Which among you Medhavis has never tasted curry leaves?
There could be some who would have just enjoyed the flavour transferred from curry leaves to the main dish. They would have carefully picked the spent leaves from the dish and discarded them, either before bringing the dish to the dining table or during the meal.
There would be others who would have remembered Grandmother's wagging finger and wise words and would therefore have chewed the spent leaves along with the main dish.
Both types will enjoy the well researched blog of this lady from Kerala, India, named Sumitha, who seems to be missing free availability of these precious leaves in Switzerland, so far away from home.
They will wonder along with her whether all the lovely things said about the leaves discovered by Murray under a larger genus discovered by Koenig could be true.
Among other data sources they would go through wikipedia http://en.wikipedia.org/wiki/Curry_Tree.
They will find taxonomical information from
If they feel that they do not exactly get answers for their questions, I wish to convey to them an assurance of the celebrated Siddha exponent and Tamil scholar V. Kannan, through his book in Tamil, ‘A herbal garden at home' (Veettil oru mooligai thottam) published in 2002 from Sri Ananda Nilayam, 29/5, Ranganathan Street, I Floor, Thyagarayanagar, Chennai-600 017. This assurance is to the effect that kariveppilai or curry leaf plant and 16 other plants/trees which can all be grown around a medium sized residence in tropical or sub-tropical regions in India provide material fully capable of healing modern Indian residents of over 4000 possible illnesses. Curry leaves in particular, Scholar Kannan claims, are good against diseases of the pitta category. The four-liner he quotes from Siddha lore, would roughly translate as follows:
Loss of taste, queasiness of the stomach, long spells of fever,
Pitta-flow disorders, how will they survive, O my lady,
Whose kanthal-flower hands are hennaed so well, when on earth,
Kariveppilai is there, available and edible?
Pulavar Kannan provides data on the following:
- Where curry leaves grow
- How to cultivate this plant in the home garden
- Medicinal preparations and their uses.
- Kariveppilai belongs to the small tree genus. Most kitchen gardens in South India would normally have this growing in a cozy corner, occupying no more than about five square feet of the garden area. It grows between 8 and 10 feet tall. These days it is also being cultivated exclusively in large plots commercially. There ia a wilder variety with milder flavour. (Nurseries in New Jersey and California in the US provide three varieties as a potted plant and furnish information on after care.)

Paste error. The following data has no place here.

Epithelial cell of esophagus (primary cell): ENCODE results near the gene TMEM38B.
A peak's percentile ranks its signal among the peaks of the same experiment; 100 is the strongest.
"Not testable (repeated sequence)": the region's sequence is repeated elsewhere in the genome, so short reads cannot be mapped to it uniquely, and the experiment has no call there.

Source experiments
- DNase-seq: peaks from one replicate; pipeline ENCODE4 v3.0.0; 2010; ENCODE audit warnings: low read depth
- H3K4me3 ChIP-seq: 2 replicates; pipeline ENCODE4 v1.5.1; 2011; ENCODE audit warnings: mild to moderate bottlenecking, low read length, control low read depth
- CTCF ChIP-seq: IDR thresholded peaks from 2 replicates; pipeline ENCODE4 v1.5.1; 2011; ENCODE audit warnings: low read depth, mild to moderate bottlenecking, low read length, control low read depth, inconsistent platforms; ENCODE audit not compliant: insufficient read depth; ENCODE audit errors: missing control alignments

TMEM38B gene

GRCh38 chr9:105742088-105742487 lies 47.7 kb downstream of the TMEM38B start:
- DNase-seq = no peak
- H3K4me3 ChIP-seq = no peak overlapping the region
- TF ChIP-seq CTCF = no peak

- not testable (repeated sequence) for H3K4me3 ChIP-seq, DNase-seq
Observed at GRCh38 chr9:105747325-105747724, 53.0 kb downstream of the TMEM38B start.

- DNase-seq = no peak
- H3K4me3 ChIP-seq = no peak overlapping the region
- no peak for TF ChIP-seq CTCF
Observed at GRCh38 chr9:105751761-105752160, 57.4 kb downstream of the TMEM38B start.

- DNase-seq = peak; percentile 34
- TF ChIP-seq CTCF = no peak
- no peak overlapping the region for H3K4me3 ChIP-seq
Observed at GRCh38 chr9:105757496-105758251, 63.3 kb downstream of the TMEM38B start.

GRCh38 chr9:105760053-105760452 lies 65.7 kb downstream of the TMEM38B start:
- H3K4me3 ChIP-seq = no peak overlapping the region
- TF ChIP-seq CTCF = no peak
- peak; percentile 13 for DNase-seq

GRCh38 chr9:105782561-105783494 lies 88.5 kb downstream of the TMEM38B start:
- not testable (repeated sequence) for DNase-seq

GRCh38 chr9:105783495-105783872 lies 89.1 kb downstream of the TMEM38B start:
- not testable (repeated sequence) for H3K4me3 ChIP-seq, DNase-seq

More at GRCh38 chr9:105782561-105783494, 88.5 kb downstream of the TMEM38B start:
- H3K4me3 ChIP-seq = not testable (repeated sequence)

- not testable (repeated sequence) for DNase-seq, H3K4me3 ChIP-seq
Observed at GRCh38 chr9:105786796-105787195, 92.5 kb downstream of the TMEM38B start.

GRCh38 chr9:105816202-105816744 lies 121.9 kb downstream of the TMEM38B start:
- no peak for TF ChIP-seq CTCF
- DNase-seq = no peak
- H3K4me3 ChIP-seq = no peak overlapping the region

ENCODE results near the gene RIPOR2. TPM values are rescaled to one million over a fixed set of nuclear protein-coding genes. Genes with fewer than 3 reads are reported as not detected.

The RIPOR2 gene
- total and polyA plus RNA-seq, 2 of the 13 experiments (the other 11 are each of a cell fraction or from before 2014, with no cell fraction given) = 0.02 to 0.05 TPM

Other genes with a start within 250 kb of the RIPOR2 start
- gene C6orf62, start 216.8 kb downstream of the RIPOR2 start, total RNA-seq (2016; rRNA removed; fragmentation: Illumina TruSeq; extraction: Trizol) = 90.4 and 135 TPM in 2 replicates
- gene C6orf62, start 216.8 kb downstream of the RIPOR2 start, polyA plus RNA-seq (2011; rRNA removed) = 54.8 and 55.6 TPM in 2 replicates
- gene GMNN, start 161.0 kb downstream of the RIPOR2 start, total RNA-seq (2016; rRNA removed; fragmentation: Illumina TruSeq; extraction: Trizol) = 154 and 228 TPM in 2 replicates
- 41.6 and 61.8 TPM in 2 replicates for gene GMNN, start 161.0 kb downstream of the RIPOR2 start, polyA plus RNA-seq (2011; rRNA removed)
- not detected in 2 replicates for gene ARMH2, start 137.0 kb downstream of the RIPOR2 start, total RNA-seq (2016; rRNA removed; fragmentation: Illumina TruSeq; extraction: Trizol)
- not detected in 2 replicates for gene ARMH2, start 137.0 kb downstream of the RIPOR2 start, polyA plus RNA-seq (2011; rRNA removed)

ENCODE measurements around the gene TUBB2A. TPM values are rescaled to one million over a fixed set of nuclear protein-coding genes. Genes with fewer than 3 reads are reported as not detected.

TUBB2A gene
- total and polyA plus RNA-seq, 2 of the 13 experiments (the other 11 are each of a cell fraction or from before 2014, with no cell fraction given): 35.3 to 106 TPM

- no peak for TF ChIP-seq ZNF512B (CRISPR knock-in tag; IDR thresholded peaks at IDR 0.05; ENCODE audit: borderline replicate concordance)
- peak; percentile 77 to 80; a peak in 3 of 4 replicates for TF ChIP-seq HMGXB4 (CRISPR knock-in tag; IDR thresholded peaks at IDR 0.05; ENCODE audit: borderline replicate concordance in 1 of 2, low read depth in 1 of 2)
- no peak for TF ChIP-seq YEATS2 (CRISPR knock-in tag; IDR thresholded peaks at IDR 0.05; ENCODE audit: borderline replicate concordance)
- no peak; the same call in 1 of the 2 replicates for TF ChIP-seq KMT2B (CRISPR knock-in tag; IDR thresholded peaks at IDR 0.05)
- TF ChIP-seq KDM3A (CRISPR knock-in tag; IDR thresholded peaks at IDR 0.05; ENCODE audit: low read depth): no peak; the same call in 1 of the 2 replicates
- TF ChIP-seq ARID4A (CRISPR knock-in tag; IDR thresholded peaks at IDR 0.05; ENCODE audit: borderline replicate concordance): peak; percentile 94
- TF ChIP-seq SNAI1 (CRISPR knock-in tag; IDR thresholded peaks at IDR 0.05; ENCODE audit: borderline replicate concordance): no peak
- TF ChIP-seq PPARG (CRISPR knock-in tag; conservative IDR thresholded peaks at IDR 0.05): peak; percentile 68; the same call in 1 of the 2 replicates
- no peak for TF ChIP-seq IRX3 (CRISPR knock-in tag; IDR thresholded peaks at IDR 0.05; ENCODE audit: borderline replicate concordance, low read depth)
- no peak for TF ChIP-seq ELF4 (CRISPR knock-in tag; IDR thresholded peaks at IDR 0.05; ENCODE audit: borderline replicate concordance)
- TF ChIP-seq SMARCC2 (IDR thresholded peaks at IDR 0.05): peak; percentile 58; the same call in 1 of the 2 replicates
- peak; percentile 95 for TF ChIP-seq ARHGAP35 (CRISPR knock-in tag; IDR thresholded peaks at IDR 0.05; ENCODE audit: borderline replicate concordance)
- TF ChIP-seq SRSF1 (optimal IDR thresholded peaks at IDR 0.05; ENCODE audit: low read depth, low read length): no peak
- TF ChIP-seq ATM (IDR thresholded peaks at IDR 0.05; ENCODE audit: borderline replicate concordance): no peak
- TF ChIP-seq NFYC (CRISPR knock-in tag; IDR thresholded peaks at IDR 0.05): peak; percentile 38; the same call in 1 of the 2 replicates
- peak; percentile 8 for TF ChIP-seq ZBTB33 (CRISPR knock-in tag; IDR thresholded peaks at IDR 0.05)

- In India, all that is required is to dig up about a foot and a half of soil to make it permeable in an area of about 4 square feet per seed, allow to air for about a week, fertilize with organic manure and re-spread the earth before sowing the seeds, to a depth of about a finger. Watering twice a day when it is not very hot, after sunrise and before sunset is recommended both before the plant sprouts. When the plants are about a foot tall, remove any that has grown too close to another. It is possible also to spray many seeds in any one location and remove all but one when they grow a foot in height. Typically, you grow no more than one to three plants in one home garden. If there are side sprouts coming later, which often happens, these can be carefully plucked out with roots intact and replanted at a distance. Watering requirement is very nominal, once a plant is a few feet tall.
- a) Plain leaf and milk: A handful of plain leaves chewed twice a day once at about 6-00 am and again at 4-00 pm, following the chew-session with a glass of milk from childhood onwards helps avoid early graying of hair for high pitta people. This treatment even reverses premature graying if carried out continuously for about 3 months. b) Choorna: A teaspoonful of curry leaf choorna can be mixed with a serving of rice and half a teaspoonful of ghee (melted, dehydrated butter) during one meal a day for a few days, to stop chronic diarrhoea as well as constipation. Intestines too get strengthened. The choorna works up healthy appetites, reduces pitta and body heat and also helps if one feels sick during eating. It is made by grinding together equal weights of a) green but dry curry leaves b) asafetida, pre-roasted, c) rock-salt and d) black pepper, dry ginger and cumin all individually dry fried to approximately golden colour. The powder can be sieved if needed. c) Chutney Paste: Indigestion and several gastric discomforts are avoided or removed if at least a few meals every week are taken with kariveppilai chutney or tuvaiyal, which is made by grinding together a) a handful of curry leaves pre-fried either in ghee or sesame oil, b) five or six dry red chillies pre-fried in sesame oil, c) a small ball of tamarind (the size of a blue-berry) pre-roasted briefly and d) salt to taste.
More posts by this author:
- Yogic ‘Thinking’- A Fantasy
- Bamboo Palya on a rainy Day
- The Ant that went round the World
- Andree-Marie Dussault on the Cell-phone and the Soul
- Just believe. Chapter 3. Believe in your Biological Clock and its Circadian Rhythm
After R & D and technical management experience of over three decades in petroleum and organic chemical industry, have been devoting the past fifteen years to the study of Tamil and Sanskrit classics, including dharmic works and doing some serious translation work. Have been a significant contributor to the medha journal almost since its inception upto 2013 and expect to continue my association with it.